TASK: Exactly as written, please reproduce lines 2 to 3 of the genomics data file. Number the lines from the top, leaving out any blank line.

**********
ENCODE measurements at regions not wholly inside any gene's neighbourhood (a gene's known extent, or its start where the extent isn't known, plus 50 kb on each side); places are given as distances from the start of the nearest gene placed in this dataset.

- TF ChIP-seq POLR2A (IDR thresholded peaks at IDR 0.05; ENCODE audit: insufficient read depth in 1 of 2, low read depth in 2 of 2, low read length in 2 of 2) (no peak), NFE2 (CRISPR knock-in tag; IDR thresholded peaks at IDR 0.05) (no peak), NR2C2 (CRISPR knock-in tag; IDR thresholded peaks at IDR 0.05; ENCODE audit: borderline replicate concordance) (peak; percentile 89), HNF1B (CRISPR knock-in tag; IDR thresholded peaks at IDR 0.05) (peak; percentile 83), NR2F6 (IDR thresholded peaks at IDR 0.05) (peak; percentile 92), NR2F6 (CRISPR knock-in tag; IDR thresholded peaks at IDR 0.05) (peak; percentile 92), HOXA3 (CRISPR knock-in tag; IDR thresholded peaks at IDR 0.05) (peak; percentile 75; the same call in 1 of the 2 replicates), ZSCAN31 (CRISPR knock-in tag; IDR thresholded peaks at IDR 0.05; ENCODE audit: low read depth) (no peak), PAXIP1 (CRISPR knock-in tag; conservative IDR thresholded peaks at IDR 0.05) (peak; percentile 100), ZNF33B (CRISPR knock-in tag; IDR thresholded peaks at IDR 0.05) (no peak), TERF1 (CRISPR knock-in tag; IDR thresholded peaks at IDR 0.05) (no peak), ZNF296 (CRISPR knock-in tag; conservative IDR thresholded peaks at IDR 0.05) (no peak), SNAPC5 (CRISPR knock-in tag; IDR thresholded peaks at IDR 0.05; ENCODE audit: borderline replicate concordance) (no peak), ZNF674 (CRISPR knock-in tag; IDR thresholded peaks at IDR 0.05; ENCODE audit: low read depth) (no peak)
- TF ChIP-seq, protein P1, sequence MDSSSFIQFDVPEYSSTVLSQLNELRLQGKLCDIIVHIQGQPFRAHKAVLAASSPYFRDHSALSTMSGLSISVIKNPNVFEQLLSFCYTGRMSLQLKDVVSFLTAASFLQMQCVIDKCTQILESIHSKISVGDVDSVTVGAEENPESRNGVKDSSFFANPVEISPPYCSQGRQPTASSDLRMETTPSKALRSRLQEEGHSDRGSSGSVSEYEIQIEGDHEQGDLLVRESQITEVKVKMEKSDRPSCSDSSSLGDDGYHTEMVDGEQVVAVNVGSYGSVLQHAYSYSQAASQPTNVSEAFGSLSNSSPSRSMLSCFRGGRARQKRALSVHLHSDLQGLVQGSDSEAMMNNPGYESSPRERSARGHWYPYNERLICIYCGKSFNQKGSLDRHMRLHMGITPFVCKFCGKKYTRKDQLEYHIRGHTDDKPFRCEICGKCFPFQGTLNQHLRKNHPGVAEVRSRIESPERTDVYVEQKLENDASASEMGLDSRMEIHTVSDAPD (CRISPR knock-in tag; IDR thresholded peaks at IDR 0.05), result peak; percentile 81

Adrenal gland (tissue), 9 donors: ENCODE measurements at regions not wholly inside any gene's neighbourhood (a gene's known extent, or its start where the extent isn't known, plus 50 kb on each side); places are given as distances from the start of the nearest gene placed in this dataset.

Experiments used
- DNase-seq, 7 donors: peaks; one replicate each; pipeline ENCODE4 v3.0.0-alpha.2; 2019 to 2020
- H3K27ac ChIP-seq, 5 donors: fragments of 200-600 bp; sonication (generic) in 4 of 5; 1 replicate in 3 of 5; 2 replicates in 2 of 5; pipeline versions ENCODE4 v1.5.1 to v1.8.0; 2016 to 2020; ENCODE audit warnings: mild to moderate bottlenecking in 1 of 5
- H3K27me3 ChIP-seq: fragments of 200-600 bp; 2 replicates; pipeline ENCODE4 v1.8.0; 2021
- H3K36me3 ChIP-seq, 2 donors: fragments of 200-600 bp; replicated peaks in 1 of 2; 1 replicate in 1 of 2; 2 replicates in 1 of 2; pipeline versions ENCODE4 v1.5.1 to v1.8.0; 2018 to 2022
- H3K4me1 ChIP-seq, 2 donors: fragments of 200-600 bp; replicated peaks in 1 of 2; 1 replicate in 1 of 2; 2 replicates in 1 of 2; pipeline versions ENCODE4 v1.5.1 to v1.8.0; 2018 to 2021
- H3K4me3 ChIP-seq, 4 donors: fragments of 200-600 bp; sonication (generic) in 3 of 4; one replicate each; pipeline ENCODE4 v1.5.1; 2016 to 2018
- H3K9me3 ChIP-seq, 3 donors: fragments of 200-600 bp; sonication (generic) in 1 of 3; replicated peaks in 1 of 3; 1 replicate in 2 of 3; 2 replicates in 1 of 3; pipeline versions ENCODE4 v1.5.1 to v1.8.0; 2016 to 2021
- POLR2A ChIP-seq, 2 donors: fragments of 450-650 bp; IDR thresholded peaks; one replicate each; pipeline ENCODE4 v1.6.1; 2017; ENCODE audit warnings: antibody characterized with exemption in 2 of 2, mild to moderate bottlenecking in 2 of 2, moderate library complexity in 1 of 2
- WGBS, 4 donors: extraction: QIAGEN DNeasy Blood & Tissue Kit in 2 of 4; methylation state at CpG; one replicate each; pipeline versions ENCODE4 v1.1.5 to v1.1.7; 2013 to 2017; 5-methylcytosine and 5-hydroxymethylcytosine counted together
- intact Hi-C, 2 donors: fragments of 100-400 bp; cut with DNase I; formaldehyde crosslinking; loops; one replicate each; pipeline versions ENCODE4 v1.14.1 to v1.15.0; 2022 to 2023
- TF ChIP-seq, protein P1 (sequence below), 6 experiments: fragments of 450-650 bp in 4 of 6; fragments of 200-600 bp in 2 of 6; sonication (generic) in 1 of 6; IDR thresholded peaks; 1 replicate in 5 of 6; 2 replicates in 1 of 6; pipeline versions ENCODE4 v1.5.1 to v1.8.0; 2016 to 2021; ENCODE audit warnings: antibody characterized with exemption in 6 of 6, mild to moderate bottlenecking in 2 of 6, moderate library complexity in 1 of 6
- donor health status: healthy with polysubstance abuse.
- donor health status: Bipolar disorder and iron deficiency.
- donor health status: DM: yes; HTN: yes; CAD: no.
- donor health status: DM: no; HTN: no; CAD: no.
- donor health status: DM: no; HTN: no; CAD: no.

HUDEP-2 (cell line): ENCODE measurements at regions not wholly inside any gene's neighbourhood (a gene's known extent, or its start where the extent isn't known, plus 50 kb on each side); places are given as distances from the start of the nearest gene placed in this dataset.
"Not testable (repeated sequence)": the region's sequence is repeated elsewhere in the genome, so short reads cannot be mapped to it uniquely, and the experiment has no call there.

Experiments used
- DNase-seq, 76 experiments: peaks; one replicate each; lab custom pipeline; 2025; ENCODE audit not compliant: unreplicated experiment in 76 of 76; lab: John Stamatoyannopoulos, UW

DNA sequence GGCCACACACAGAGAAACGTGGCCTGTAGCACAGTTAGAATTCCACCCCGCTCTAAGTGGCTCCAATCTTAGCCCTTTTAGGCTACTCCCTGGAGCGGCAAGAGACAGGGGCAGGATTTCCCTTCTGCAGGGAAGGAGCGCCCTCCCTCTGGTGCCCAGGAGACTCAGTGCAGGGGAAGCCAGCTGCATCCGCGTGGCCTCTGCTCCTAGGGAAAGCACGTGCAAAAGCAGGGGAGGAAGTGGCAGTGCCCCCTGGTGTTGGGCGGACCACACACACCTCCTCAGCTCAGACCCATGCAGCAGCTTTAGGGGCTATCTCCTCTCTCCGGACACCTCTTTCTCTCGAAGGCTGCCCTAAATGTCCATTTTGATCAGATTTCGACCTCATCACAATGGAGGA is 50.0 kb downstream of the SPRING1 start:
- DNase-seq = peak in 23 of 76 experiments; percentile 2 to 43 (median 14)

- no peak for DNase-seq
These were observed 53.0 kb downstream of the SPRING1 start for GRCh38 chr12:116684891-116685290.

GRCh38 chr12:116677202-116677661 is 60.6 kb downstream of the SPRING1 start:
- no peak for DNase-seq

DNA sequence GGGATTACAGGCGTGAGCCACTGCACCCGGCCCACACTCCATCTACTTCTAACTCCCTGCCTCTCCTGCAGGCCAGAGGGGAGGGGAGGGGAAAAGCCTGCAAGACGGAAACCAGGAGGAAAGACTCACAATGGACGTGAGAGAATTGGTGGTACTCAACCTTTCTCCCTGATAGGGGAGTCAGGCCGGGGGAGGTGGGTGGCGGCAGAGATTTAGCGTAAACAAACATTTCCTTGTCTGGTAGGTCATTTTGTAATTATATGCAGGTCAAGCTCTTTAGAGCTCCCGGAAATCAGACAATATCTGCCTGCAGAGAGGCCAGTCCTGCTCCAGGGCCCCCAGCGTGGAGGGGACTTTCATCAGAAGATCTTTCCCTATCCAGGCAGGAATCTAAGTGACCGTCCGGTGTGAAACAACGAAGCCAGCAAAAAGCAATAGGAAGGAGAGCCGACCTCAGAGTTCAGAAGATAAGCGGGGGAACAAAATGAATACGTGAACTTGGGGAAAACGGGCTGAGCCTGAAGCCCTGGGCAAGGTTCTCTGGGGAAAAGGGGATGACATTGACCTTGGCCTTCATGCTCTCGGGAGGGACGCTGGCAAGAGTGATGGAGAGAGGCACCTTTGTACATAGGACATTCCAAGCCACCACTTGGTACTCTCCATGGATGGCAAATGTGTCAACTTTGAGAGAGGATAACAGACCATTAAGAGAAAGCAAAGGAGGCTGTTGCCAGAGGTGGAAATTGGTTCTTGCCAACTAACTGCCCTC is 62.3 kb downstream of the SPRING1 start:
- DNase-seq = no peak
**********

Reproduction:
- TF ChIP-seq POLR2A (IDR thresholded peaks at IDR 0.05; ENCODE audit: insufficient read depth in 1 of 2, low read depth in 2 of 2, low read length in 2 of 2) (no peak), NFE2 (CRISPR knock-in tag; IDR thresholded peaks at IDR 0.05) (no peak), NR2C2 (CRISPR knock-in tag; IDR thresholded peaks at IDR 0.05; ENCODE audit: borderline replicate concordance) (peak; percentile 89), HNF1B (CRISPR knock-in tag; IDR thresholded peaks at IDR 0.05) (peak; percentile 83), NR2F6 (IDR thresholded peaks at IDR 0.05) (peak; percentile 92), NR2F6 (CRISPR knock-in tag; IDR thresholded peaks at IDR 0.05) (peak; percentile 92), HOXA3 (CRISPR knock-in tag; IDR thresholded peaks at IDR 0.05) (peak; percentile 75; the same call in 1 of the 2 replicates), ZSCAN31 (CRISPR knock-in tag; IDR thresholded peaks at IDR 0.05; ENCODE audit: low read depth) (no peak), PAXIP1 (CRISPR knock-in tag; conservative IDR thresholded peaks at IDR 0.05) (peak; percentile 100), ZNF33B (CRISPR knock-in tag; IDR thresholded peaks at IDR 0.05) (no peak), TERF1 (CRISPR knock-in tag; IDR thresholded peaks at IDR 0.05) (no peak), ZNF296 (CRISPR knock-in tag; conservative IDR thresholded peaks at IDR 0.05) (no peak), SNAPC5 (CRISPR knock-in tag; IDR thresholded peaks at IDR 0.05; ENCODE audit: borderline replicate concordance) (no peak), ZNF674 (CRISPR knock-in tag; IDR thresholded peaks at IDR 0.05; ENCODE audit: low read depth) (no peak)
- TF ChIP-seq, protein P1, sequence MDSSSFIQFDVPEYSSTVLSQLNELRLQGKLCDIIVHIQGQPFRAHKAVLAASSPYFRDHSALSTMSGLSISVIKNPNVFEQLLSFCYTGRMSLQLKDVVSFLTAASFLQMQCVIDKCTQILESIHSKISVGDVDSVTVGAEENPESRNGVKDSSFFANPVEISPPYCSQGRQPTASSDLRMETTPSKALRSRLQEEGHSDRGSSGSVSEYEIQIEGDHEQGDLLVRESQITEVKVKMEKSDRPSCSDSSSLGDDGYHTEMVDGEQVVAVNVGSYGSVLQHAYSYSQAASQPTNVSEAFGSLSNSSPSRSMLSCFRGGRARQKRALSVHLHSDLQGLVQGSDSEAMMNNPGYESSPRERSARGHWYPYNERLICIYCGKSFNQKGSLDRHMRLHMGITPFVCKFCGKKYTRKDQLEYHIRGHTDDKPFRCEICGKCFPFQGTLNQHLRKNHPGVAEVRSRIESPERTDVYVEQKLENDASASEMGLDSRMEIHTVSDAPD (CRISPR knock-in tag; IDR thresholded peaks at IDR 0.05), result peak; percentile 81